In August 2016, the Canadian Securities Administrators (“CSA”) published for comment Proposed Amendments to National Instrument 24-101 (“NI 24-101”) – Institutional Trade Matching and Settlement, Proposed Changes to Companion Policy 24-101 (“CP 24-101”) – Institutional Trade Matching and Settlement and CSA Consultation Paper 24-402 – Policy Considerations for Enhancing Settlement Discipline in a T+2 Settlement Cycle Environment (the “Consultation Paper”).
The proposed amendments to NI 24-101 and CP 24-101 (the “Proposed Amendments”) are intended to assist in a successful migration to T+2 settlement from the current T+3 regime. The Proposed Amendments also update NI 24-101 to reflect certain developments since it came into force in 2007, as well as clarify certain existing provisions. For example, the Proposed Amendments include making trades in exchange-traded mutual fund (ETF) securities, a significant area of growth since 2007, subject to NI 24-101. Other proposed revisions to modernize or clarify NI 24-101 and CP 24-101 include broadening the definition of “clearing agency” to include clearing agencies other than CDS and enhancing the provisions on matching services utilities systems and business continuity planning.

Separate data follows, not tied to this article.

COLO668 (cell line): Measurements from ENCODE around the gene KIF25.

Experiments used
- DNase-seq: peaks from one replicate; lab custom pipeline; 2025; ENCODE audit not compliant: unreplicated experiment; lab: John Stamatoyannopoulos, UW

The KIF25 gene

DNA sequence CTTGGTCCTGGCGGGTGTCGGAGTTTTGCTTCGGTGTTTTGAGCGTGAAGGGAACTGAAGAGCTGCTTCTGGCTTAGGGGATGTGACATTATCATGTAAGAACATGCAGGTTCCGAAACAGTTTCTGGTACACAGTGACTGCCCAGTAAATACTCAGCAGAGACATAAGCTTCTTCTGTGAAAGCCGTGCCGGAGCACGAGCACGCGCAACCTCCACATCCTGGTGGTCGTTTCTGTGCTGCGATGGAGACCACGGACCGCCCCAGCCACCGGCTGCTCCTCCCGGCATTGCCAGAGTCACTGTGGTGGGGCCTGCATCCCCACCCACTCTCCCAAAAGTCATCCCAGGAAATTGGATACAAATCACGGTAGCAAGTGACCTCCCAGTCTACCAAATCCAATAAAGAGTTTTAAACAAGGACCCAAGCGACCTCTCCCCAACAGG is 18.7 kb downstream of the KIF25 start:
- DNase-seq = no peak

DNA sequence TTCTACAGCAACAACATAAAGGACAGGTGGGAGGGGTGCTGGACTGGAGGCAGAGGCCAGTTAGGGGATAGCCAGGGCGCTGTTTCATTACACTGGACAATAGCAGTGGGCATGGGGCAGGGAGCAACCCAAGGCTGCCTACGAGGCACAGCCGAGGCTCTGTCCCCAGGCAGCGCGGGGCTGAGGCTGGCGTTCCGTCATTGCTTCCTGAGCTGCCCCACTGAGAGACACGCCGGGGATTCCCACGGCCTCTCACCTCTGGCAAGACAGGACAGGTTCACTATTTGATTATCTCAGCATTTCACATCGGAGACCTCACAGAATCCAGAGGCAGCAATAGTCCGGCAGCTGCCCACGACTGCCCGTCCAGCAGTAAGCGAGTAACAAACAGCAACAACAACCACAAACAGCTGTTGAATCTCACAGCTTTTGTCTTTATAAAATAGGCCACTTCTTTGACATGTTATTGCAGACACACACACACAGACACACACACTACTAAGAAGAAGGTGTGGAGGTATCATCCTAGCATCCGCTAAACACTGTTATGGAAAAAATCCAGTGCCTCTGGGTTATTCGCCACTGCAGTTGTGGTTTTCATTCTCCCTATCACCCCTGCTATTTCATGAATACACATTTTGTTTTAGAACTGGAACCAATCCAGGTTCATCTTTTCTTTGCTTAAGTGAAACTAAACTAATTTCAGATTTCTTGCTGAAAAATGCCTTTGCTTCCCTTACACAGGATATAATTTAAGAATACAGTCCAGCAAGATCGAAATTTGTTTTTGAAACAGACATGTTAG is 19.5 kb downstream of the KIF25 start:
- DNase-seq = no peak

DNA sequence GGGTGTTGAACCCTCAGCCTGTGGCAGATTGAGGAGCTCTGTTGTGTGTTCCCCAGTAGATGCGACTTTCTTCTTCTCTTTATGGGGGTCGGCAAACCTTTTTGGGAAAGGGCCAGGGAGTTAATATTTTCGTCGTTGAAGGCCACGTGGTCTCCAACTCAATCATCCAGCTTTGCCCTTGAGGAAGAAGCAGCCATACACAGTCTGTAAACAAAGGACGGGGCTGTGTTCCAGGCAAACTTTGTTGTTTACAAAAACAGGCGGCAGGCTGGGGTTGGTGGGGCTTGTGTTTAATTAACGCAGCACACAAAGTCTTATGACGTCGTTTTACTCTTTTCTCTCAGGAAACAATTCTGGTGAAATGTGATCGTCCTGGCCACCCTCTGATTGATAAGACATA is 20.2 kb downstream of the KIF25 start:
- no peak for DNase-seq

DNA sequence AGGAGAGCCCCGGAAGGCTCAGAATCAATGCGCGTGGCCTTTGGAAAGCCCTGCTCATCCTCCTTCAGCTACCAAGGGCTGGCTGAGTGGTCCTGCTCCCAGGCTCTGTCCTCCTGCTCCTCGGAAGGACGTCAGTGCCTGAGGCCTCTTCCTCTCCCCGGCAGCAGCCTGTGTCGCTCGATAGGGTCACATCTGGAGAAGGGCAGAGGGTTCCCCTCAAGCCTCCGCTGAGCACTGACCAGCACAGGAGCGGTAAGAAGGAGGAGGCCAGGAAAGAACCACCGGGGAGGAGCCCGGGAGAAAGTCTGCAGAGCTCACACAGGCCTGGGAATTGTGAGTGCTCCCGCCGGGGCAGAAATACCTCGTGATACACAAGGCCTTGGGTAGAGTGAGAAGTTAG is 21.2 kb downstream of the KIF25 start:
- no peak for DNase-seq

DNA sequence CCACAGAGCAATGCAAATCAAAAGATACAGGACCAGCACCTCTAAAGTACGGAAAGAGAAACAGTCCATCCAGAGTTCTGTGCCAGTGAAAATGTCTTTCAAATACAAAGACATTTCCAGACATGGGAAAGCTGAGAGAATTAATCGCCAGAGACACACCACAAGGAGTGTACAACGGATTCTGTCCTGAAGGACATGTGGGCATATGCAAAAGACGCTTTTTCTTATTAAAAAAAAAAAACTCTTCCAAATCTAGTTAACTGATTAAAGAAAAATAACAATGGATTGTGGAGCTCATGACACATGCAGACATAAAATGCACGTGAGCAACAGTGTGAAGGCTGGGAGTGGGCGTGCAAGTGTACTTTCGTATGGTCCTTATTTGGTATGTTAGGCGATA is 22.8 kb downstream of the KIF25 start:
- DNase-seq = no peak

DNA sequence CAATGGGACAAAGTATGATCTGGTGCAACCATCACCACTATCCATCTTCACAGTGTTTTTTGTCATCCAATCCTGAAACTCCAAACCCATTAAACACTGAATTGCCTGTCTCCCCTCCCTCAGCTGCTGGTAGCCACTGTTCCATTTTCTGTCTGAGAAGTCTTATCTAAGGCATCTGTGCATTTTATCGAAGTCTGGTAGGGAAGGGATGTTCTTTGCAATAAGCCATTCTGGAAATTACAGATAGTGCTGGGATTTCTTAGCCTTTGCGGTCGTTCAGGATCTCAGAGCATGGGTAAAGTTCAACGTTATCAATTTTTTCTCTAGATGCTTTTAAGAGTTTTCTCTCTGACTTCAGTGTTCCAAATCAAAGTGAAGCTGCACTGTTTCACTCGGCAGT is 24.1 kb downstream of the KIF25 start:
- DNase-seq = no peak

The Consultation Paper provides an overview of existing settlement discipline measures in the Canadian equity and debt markets and raises policy considerations for addressing the risk that the transition to a standard T+2 settlement cycle might increase settlement failures. The CSA is using the Consultation Paper to seek comments on whether (i) additional settlement discipline measures might be required, including additional amendments to NI 24-101 and CP 24-101, and (ii) other settlement discipline mechanisms – similar to those already in place or proposed in certain foreign jurisdictions, such as a settlement-fail penalty mechanism or a close-out (or forced buy-in) requirement – for the Canadian equity and debt markets would deter settlement failures.
The comment period on the Proposed Amendments and the Consultation Paper expires on November 16, 2016.